But I’m getting worthy. Fun, laughter, these things matter too. And though we’re all used to having the robots around, messing them up is a national pastime with its own game shows, and now a whole channel. Sitting outside a café, it’s not unusual to find a domestic bot in front of someone with medications in hand. It’s never happened to me because I always turn Cato off before going for my aperitivo, though like his namesake, he is getting wise to it and finds ingenious places to hide. Does anyone even remember Peter Sellars and The Pink Panther?
There are love affairs and good friends, fallings out, and a chance to gossip and share stories, and the occasional scandal. Living life to the full is the ambition, and if that means deregulating the electric scooter and holding an illegal race, that’s what it means. Not that I would do such a thing, though I do officiate from time to time.
Sometimes, I think about the old days, about taking care of Mum alone, about how things used to be, about the second virus, the one we were expecting, but that still flares up today, about the end of fossil fuels and just how close we came to disaster. I think about how long it took us to finally learn to live with less stuff and no borders, and I remember the rich hiding behind walls in their ghettos until even they realised that inequality had put them in prisons of their own making.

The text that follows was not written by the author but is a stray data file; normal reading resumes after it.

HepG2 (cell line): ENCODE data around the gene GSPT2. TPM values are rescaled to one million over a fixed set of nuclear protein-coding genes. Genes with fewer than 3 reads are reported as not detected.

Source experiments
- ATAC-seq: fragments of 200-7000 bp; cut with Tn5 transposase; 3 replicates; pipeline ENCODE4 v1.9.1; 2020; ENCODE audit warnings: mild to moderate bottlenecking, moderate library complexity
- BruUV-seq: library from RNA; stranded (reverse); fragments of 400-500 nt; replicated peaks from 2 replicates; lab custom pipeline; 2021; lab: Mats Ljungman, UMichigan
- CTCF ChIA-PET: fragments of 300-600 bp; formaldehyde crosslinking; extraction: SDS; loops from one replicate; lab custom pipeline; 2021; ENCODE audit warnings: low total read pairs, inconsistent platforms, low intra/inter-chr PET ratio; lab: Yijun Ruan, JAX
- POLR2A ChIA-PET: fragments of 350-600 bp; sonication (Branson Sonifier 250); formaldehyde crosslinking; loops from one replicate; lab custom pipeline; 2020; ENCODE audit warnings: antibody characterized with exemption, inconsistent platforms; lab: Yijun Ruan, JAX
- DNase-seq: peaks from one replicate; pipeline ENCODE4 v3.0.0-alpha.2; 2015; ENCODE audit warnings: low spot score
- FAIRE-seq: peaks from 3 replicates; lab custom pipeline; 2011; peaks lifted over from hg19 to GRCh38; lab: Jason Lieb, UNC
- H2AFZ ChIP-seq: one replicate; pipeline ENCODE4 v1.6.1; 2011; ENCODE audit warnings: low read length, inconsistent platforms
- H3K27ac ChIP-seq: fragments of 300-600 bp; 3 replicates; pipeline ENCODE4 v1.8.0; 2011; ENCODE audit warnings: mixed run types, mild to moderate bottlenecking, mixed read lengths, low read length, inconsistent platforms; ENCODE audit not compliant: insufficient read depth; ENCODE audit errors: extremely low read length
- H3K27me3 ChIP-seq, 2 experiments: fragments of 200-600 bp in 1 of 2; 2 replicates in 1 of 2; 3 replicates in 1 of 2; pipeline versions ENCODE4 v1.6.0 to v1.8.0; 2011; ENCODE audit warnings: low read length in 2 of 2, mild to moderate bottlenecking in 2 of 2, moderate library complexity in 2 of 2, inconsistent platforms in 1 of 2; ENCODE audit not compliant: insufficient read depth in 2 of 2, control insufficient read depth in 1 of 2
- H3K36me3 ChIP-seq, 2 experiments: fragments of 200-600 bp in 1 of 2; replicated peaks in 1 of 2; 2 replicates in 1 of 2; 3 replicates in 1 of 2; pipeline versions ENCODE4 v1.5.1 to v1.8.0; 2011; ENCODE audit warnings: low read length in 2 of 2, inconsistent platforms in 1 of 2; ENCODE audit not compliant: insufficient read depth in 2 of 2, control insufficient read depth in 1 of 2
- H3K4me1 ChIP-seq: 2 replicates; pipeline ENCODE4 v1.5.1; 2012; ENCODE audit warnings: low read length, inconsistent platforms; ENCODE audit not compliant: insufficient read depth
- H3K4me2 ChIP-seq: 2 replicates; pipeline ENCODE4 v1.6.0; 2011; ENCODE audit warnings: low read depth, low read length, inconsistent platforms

But all that’s history now, the bad old days, and besides, I have to go. I’m meeting Genie at Dante’s café in the town square. She still goes out to Africa and she’s still saving rhinos, but she comes back again, and recently, we’re spending more and more time together. It’s good. But she says I’m always keeping her waiting. Pots and kettles to my mind. Still, I’d like to surprise her for once.